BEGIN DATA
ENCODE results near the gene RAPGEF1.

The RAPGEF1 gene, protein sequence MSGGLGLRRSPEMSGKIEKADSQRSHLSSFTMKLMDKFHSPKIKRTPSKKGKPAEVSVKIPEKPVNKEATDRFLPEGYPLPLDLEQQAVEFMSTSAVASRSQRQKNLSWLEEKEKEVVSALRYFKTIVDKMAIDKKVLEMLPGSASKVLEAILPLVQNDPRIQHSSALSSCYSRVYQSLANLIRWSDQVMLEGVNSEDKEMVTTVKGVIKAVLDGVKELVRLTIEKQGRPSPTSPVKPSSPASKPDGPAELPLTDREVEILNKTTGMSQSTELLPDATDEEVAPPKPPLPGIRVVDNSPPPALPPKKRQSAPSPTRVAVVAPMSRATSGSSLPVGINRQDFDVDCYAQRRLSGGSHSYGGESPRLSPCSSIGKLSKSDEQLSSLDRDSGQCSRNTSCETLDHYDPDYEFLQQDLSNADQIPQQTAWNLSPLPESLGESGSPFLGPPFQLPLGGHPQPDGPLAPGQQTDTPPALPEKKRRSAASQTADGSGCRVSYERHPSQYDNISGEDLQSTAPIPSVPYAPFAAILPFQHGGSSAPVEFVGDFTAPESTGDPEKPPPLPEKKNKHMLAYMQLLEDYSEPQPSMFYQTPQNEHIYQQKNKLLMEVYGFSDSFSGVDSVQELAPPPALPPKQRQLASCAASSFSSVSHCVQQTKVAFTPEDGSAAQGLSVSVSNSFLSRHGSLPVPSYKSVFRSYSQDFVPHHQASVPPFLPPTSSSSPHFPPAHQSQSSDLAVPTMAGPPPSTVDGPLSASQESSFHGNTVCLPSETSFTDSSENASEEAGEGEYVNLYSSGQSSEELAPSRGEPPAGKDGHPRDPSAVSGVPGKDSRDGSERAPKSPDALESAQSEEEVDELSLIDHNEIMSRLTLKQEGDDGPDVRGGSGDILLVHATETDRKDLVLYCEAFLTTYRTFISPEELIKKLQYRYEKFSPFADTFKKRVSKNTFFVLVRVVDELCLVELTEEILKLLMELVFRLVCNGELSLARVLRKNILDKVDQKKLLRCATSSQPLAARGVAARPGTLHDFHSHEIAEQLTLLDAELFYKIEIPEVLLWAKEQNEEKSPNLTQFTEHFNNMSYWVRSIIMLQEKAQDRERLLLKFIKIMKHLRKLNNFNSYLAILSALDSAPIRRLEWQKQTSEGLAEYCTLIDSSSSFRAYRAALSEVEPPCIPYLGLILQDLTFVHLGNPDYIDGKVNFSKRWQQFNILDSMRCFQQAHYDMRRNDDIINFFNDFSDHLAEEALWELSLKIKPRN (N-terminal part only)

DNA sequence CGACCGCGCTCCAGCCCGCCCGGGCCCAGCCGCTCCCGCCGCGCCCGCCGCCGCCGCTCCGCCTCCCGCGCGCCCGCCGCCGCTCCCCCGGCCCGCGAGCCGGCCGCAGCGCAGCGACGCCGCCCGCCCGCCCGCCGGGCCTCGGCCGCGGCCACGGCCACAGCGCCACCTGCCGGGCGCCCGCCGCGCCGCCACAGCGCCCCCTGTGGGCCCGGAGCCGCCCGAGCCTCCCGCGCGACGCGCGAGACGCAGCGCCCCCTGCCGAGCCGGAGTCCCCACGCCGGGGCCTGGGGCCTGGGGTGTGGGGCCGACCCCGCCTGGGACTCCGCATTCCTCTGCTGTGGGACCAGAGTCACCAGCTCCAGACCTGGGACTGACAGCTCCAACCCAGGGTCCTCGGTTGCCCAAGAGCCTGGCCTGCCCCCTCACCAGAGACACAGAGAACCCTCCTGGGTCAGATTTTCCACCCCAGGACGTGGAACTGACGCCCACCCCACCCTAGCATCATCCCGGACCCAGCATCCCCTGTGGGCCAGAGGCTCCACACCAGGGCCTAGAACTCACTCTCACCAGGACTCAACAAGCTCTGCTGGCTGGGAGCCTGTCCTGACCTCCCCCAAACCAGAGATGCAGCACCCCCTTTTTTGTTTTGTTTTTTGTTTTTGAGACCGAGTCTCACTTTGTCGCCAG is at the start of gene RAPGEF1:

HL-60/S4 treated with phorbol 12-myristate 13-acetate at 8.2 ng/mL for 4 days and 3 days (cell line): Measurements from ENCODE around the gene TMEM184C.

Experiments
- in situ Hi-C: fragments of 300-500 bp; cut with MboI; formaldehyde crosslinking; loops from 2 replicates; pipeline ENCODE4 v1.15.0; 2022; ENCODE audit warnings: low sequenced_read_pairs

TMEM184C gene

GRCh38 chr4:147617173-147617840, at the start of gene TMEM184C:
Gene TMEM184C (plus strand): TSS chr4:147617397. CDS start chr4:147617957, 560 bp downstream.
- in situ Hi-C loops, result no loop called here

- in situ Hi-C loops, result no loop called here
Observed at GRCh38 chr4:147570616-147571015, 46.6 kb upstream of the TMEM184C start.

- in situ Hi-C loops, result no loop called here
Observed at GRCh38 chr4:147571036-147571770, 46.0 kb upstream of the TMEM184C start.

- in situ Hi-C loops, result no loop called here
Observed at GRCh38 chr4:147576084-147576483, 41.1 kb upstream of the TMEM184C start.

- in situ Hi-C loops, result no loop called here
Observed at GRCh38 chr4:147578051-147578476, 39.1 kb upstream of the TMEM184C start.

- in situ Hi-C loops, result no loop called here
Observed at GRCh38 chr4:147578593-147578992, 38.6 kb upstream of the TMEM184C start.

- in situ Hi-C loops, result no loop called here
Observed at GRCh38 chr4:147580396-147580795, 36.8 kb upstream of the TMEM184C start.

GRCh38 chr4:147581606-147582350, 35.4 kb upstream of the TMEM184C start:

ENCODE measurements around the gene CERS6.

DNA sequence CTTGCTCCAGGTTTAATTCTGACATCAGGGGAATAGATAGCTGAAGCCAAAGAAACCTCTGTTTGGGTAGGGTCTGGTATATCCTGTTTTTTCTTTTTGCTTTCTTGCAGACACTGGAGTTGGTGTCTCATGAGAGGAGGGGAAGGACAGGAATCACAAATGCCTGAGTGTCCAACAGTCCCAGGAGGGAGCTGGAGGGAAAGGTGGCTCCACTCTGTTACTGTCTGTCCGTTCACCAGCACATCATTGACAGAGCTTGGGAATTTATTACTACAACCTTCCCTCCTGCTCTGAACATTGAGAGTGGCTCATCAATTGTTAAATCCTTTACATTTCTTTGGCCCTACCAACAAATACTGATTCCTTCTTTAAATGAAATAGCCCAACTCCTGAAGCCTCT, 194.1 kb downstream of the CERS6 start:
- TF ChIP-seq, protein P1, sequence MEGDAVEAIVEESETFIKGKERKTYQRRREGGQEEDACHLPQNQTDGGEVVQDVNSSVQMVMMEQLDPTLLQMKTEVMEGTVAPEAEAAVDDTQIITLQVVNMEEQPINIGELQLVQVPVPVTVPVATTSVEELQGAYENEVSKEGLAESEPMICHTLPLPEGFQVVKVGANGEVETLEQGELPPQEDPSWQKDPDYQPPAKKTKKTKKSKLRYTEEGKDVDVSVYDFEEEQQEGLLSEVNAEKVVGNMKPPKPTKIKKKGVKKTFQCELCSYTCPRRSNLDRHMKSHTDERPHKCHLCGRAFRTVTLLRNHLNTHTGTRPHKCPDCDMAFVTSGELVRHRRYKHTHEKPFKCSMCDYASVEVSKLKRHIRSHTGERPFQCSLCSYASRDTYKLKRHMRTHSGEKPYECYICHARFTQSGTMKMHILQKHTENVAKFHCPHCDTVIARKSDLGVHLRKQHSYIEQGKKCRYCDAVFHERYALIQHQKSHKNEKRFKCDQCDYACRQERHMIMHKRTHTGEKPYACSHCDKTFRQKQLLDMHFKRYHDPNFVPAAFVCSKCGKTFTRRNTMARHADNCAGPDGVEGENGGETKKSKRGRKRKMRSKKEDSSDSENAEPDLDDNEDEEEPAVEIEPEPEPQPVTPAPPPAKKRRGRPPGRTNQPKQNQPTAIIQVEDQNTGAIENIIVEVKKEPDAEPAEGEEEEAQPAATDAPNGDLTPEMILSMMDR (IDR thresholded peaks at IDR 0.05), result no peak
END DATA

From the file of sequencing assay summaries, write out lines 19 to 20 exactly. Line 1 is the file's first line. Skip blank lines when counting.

- in situ Hi-C loops, result no loop called here
Observed at GRCh38 chr4:147578593-147578992, 38.6 kb upstream of the TMEM184C start.